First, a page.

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 Articles: Raymond Cottrell on Dr. Ford
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Exegesis of Daniel

by Raymond Cottrell

The General Conference Assumes Jurisdiction

From time to time Southern California experiences a dessicating sirocco known locally as a Santa Ana, which may blow down from the desert continuously for several days at a time. With the landscape a tinder box in late summer this wind may translate an innocuous spark into a catastrophic firestorm. In a similar way the decade of obscurantism (1969-1979)6 conditioned the Adventist theological landscape for the fateful spark Desmond Ford ignited at Pacific Union College on October 27, 1979.

Two of the first principles in coping with war, an epidemic, or fire are to contain it within as limited an area as possible and to select the most effective procedure for coping with it. The doctrinal conflagration Ford's investigative judgment address ignited could have been extinguished readily and effectively by confining it to the campus of Pacific Union College and by identifying his error as pastoral indiscretion (discussing a moot subject before an audience not prepared to understand and evaluate the evidence) rather than as heresy. Many Adventist Bible scholars had already come to substantially the same conclusion as Ford, with respect to the exegetical problems inherent in the traditional interpretation of Daniel 8:14, the sanctuary, and the investigative judgment. If Ford's understanding of the subject made him a heretic, most of the theological "brethren of experience" in such matters are, ipso facto, more or less heretical also.7

GC acceptance of jurisdiction over the Ford affair, and its decision to summon church leaders from around the world to sit as a jury escalated it into a major issue for the world church. The decision to charge him with heresy rather than pastoral indiscretion made evident that church administrators were not well informed with respect to either the exegetical facts at issue or the consensus of their "brethren of experience" in such matters--the Bible scholars of the church.

Like the Santa Ana wind, these two decisions quite unnecessarily transmuted the Ford affair into a traumatic, confidence-shattering experience for many ministers, members, and congregations, especially in North America and Australia, leading them to interpret the GC procedure in dealing with him as an ill-advised exercize of administrative authority. Following the GC example, many lesser administrators and local church officials resorted to similar tactics in dealing with ministers and members, and for several years the theological firestorm spread more or less out of control. Its effects are still with us more than fifteen years later.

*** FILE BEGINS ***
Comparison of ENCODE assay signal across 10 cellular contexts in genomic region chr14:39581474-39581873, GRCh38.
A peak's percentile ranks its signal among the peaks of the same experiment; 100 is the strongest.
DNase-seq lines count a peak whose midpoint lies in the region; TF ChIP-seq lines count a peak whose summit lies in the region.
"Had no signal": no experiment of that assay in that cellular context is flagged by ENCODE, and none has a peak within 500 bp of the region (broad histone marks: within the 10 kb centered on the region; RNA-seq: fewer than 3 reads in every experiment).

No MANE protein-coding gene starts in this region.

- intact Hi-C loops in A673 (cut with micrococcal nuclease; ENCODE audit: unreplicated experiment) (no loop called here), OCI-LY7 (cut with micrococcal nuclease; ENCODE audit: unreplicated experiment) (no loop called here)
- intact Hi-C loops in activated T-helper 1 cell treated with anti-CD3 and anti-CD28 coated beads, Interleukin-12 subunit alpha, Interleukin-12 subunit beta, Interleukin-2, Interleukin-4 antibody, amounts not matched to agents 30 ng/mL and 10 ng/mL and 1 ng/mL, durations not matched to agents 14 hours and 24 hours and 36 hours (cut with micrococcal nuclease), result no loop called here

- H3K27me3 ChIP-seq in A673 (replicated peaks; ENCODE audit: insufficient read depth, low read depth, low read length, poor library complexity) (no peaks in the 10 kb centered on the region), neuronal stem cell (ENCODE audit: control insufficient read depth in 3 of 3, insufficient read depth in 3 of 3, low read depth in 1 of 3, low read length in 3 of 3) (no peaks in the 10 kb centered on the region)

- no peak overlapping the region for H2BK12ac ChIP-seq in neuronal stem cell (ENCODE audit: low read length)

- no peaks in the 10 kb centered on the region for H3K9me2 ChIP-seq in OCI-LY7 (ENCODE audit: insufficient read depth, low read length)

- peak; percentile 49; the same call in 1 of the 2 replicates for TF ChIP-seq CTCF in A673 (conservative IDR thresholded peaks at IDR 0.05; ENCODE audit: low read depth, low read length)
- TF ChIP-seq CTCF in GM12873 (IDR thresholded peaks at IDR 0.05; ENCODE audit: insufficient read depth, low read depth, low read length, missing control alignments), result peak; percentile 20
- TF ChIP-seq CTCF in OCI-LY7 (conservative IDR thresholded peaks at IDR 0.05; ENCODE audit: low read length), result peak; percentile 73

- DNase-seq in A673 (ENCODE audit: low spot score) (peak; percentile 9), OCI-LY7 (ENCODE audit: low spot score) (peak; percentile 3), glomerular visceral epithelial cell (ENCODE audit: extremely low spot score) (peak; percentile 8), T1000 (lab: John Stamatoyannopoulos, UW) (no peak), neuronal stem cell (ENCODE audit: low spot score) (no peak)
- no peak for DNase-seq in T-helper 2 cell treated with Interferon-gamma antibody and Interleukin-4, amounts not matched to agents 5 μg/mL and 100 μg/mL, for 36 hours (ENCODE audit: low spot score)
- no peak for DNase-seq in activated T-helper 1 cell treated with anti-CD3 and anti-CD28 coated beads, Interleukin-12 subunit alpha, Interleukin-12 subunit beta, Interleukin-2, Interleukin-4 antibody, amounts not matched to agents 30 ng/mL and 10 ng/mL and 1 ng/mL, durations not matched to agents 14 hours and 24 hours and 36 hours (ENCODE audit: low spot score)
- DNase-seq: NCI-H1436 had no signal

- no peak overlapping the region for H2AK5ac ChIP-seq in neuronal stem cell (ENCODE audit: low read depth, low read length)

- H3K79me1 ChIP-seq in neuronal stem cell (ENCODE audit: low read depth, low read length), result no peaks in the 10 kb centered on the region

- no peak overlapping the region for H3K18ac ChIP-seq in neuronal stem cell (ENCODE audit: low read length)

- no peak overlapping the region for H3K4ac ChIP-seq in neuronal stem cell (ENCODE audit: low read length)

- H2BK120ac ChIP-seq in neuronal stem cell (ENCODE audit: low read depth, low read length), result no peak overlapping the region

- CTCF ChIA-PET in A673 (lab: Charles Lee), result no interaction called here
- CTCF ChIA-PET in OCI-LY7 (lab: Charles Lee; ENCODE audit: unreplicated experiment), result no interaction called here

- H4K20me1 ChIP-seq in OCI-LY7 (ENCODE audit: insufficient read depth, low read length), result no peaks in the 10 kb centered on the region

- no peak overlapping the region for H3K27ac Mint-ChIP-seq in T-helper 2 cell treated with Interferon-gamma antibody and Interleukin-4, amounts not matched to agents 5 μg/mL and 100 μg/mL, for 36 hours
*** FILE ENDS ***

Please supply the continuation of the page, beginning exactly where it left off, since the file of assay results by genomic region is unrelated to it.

GC escalation of the Ford affair from a local problem into an issue for the church worldwide publicized the exegetical problems to which Ford was calling attention far beyond what would otherwise have been the case, had the matter been confined to the campus of Pacific Union College, and created a tsunami of sympathy for him. Prior to Desmond Ford relative few people were more than vaguely aware of the exegetical problems related to Daniel 8:14. It would have been far better had those competent to deal with the technical problems of exegesis--the "brethren of experience" in such matters, the Bible scholars--been permitted to work their way through to a consensus before the GC involved so may who were not prepared to deal with them intelligently and objectively. In so doing it repeated on a world scale the very indiscretion Ford committed on the campus of Pacific Union College.

When asked to deal with the Ford affair the GC would have served its own best interests and those of the church by following the counsel of Ahithophel the Gibeonits instead of that of Hushai the Archite. Upon the occasion of Absalom's revolt against his father David, Ahithophel sagely counselled immediate, limited, decisive action that would have involved David alone. As a ploy to protect David and the stability of Israel, Hushai counselled deferred action involving the entire nation. "My counsel," he said, "is that all Israel be gathered to you [Absalom], from Dan to Beersheba, as the sand of the sea for multitude, and that you go to battle in person." Hushai's counsel appealed to Absalom's vanity because it would cast him as the new head of state in the role of a dynamic leader. This led Absalom to follow Hushai's counsel--with fatal results for Absalom instead of David.

And so it came to pass that all Israel gathered together at Glacier View in August 1980 to slaughter Desmond Ford.

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